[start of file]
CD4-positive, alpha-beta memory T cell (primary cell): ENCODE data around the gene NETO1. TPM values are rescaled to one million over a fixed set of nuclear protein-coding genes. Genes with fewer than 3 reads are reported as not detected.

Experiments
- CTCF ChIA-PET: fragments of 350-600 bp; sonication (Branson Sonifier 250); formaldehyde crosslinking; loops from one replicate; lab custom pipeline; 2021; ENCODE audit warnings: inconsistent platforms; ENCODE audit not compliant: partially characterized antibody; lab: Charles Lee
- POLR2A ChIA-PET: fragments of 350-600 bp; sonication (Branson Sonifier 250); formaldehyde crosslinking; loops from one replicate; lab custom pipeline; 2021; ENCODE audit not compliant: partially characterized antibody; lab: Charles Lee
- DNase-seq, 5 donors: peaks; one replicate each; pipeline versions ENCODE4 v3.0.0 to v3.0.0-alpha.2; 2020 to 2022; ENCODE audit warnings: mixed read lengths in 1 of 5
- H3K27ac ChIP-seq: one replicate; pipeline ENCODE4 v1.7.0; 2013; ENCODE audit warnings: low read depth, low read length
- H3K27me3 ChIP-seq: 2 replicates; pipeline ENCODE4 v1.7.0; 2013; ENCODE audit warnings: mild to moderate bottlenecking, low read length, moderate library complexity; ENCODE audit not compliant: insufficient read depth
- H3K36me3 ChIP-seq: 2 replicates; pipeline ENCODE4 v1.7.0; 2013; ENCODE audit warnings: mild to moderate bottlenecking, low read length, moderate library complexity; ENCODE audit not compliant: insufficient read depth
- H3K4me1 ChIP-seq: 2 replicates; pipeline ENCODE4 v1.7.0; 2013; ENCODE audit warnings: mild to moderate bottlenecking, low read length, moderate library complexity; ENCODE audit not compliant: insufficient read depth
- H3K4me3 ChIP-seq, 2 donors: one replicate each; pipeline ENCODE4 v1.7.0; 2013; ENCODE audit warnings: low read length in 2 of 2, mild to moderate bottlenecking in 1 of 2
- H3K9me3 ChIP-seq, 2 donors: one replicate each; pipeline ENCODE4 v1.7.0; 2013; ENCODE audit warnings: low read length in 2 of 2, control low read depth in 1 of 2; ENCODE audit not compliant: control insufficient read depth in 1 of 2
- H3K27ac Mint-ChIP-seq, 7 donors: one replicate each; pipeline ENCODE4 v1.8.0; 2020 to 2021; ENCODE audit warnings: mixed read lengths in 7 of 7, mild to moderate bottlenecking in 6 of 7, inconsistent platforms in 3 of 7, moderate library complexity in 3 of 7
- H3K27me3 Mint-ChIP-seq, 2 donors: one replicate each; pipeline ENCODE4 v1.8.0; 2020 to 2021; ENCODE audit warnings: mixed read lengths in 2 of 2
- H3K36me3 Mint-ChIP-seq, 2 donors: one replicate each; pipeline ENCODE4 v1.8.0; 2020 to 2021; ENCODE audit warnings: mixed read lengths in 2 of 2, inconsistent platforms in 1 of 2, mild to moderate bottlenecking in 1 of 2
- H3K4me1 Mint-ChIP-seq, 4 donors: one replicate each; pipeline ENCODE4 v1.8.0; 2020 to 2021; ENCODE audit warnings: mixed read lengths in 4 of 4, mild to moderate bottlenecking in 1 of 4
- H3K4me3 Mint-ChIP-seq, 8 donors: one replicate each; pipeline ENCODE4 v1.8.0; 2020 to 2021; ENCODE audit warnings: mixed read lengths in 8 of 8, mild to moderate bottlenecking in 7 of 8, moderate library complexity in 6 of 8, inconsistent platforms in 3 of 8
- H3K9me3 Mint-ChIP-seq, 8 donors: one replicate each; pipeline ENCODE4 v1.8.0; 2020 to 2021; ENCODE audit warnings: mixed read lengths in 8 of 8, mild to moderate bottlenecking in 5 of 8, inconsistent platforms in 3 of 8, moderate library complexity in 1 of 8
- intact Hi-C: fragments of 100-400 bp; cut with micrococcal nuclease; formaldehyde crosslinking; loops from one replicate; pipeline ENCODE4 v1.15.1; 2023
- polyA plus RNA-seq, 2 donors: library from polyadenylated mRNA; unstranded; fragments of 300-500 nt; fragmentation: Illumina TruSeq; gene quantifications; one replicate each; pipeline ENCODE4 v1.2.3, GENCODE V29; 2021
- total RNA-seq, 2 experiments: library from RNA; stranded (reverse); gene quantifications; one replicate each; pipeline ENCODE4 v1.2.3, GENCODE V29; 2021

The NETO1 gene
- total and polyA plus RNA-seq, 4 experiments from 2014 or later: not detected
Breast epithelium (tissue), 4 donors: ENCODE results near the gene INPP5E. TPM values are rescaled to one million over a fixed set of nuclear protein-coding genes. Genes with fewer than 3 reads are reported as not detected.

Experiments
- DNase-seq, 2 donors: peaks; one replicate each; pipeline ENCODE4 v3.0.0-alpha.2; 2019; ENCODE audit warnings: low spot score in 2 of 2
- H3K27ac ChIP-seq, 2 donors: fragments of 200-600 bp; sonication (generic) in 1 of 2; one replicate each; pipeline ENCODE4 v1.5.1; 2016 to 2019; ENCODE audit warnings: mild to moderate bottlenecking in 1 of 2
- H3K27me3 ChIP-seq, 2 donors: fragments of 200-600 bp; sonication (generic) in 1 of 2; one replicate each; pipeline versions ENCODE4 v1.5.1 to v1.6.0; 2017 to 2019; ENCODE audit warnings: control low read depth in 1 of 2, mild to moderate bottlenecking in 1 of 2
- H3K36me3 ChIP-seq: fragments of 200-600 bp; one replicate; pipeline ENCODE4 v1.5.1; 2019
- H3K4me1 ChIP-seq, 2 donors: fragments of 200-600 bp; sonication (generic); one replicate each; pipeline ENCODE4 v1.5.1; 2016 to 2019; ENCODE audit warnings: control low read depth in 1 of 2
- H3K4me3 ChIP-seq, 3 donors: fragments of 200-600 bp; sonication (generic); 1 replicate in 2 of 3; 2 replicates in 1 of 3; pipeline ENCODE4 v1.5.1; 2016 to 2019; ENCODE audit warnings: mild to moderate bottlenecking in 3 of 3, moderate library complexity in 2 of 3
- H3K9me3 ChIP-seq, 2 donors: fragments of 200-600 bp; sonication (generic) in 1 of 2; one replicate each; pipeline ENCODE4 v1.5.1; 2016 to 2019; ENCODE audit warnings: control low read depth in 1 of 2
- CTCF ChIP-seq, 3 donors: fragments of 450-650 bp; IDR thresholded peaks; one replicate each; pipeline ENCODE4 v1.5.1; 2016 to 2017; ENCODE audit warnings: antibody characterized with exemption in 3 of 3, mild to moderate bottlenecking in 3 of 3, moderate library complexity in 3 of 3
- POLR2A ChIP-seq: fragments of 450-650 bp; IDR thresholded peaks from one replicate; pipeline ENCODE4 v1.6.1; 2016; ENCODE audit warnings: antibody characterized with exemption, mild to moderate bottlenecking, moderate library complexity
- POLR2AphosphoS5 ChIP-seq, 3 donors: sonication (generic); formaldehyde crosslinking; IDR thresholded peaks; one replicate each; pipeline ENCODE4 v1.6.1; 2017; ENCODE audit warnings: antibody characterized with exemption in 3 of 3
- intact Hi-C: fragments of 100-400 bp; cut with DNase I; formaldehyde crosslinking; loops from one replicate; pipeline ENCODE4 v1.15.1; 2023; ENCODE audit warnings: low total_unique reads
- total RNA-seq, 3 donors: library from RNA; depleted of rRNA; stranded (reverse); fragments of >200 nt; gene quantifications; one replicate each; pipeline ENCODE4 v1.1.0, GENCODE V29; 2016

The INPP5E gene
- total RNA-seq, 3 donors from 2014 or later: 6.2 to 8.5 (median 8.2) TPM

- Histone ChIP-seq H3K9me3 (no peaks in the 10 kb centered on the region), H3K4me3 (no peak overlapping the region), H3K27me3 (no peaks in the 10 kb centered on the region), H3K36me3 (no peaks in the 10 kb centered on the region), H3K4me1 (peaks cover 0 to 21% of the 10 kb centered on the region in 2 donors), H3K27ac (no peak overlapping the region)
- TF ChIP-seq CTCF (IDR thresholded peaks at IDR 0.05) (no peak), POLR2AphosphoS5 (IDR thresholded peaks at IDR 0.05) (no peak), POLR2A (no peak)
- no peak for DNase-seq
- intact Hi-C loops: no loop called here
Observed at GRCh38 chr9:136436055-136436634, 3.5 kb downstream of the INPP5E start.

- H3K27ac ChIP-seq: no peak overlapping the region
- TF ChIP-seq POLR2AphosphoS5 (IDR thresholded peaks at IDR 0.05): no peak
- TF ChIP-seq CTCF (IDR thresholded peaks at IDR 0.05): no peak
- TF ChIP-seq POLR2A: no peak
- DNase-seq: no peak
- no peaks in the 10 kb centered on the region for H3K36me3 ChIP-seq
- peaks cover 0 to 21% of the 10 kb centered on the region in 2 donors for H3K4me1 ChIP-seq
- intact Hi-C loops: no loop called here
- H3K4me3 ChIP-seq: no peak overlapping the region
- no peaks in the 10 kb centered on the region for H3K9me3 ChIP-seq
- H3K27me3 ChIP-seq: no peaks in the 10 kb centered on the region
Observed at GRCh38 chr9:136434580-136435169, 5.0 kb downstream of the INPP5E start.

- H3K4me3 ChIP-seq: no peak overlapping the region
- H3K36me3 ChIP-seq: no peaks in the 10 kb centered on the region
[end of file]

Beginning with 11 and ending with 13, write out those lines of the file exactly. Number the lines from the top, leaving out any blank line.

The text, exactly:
- H3K9me3 ChIP-seq, 2 donors: one replicate each; pipeline ENCODE4 v1.7.0; 2013; ENCODE audit warnings: low read length in 2 of 2, control low read depth in 1 of 2; ENCODE audit not compliant: control insufficient read depth in 1 of 2
- H3K27ac Mint-ChIP-seq, 7 donors: one replicate each; pipeline ENCODE4 v1.8.0; 2020 to 2021; ENCODE audit warnings: mixed read lengths in 7 of 7, mild to moderate bottlenecking in 6 of 7, inconsistent platforms in 3 of 7, moderate library complexity in 3 of 7
- H3K27me3 Mint-ChIP-seq, 2 donors: one replicate each; pipeline ENCODE4 v1.8.0; 2020 to 2021; ENCODE audit warnings: mixed read lengths in 2 of 2